EU aims to con­sol­i­date mil­i­tary

The Star Early Edition - - WORLD -

BRUS­SELS. The EU’s ex­ec­u­tive yes­ter­day threw its sup­port be­hind Franco-Ger­man plans to in­te­grate Europe’s mil­i­taries and de­fence in­dus­tries, of­fer­ing money and co-or­di­na­tion to build up de­pleted forces heav­ily re­liant on the US.

Spurred by Bri­tain’s de­ci­sion to leave the EU, Brus­sels has seized on deeper mil­i­tary ties pro­posed last year by France and Ger­many to show its cit­i­zens the bloc is still rel­e­vant and can pro­vide se­cu­rity in the face of Is­lamist mil­i­tant at­tacks.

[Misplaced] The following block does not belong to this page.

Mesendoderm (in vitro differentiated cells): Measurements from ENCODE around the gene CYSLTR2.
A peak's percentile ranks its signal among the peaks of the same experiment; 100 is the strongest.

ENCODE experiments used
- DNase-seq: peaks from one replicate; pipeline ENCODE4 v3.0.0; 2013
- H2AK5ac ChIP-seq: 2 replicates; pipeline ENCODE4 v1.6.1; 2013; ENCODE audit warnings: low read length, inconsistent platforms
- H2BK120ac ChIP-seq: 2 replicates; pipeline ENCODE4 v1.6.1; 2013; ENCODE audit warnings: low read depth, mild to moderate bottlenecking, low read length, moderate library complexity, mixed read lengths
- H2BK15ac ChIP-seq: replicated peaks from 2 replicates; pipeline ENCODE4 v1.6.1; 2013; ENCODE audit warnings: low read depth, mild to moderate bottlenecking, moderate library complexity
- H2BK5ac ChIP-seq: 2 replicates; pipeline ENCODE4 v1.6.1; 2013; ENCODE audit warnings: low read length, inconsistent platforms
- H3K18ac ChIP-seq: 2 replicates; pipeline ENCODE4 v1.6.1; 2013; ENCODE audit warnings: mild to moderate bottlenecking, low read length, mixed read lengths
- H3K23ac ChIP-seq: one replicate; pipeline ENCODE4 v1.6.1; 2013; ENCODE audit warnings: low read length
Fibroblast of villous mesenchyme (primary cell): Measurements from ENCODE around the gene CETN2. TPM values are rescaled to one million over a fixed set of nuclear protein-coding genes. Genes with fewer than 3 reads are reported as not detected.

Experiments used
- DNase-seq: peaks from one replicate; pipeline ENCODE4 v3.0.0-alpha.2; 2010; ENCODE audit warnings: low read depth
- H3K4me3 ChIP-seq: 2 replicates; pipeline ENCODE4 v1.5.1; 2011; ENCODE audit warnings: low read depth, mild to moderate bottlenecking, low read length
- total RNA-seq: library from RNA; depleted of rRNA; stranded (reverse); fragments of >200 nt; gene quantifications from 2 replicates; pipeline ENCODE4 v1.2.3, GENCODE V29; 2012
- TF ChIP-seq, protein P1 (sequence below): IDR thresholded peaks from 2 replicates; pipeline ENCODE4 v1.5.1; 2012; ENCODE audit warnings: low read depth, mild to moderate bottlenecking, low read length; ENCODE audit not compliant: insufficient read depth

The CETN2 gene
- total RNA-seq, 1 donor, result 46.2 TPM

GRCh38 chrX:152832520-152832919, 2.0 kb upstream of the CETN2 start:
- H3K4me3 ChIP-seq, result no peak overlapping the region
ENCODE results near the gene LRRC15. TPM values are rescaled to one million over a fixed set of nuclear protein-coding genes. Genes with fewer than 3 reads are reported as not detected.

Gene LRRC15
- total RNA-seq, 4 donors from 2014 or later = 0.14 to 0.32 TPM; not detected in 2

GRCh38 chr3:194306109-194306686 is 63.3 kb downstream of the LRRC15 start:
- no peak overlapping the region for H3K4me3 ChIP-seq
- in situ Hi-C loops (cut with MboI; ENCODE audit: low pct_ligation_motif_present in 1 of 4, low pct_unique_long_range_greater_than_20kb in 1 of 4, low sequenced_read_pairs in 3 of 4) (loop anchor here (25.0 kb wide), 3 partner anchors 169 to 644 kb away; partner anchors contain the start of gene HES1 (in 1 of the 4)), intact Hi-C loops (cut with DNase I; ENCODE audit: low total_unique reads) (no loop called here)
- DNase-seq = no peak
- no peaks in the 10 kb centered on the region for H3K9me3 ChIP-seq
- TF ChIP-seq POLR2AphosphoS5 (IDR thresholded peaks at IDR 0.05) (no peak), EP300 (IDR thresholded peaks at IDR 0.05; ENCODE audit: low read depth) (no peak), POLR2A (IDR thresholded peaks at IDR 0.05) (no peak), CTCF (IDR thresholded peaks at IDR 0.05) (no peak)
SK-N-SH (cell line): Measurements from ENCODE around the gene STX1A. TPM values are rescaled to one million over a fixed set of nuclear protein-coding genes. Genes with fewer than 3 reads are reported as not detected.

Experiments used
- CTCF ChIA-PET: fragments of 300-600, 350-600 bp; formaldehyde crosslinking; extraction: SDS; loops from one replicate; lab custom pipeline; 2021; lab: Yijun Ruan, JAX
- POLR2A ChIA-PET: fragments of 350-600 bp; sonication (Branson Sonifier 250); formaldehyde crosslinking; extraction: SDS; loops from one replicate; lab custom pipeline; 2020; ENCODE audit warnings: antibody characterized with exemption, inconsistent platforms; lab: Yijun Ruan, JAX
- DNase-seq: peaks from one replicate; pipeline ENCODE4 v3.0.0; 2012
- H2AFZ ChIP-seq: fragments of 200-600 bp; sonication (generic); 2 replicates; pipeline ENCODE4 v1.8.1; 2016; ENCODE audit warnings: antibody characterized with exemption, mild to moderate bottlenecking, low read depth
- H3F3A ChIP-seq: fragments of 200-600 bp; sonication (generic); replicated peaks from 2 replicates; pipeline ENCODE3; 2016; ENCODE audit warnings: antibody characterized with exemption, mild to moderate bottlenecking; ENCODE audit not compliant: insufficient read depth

“De­fence and se­cu­rity is one of the fields through which we can re-launch the Euro­pean Union,” EU for­eign pol­icy chief Fed­er­ica Mogherini said.

Fail­ings in Europe’s bomb­ing cam­paign in Libya in 2011 and Rus­sia’s 2014 an­nex­a­tion of Crimea have reignited EU de­fence plans that date back to the 1950s.

“This is not about cre­at­ing an EU army,” Euro­pean Com­mis­sion vice-pres­i­dent Jyrki Katainen told re­porters. “Nato does not have a Nato army,” he said, stress­ing that West­ern mil­i­tary al­liances are formed by na­tional forces work­ing to­gether. Reuters

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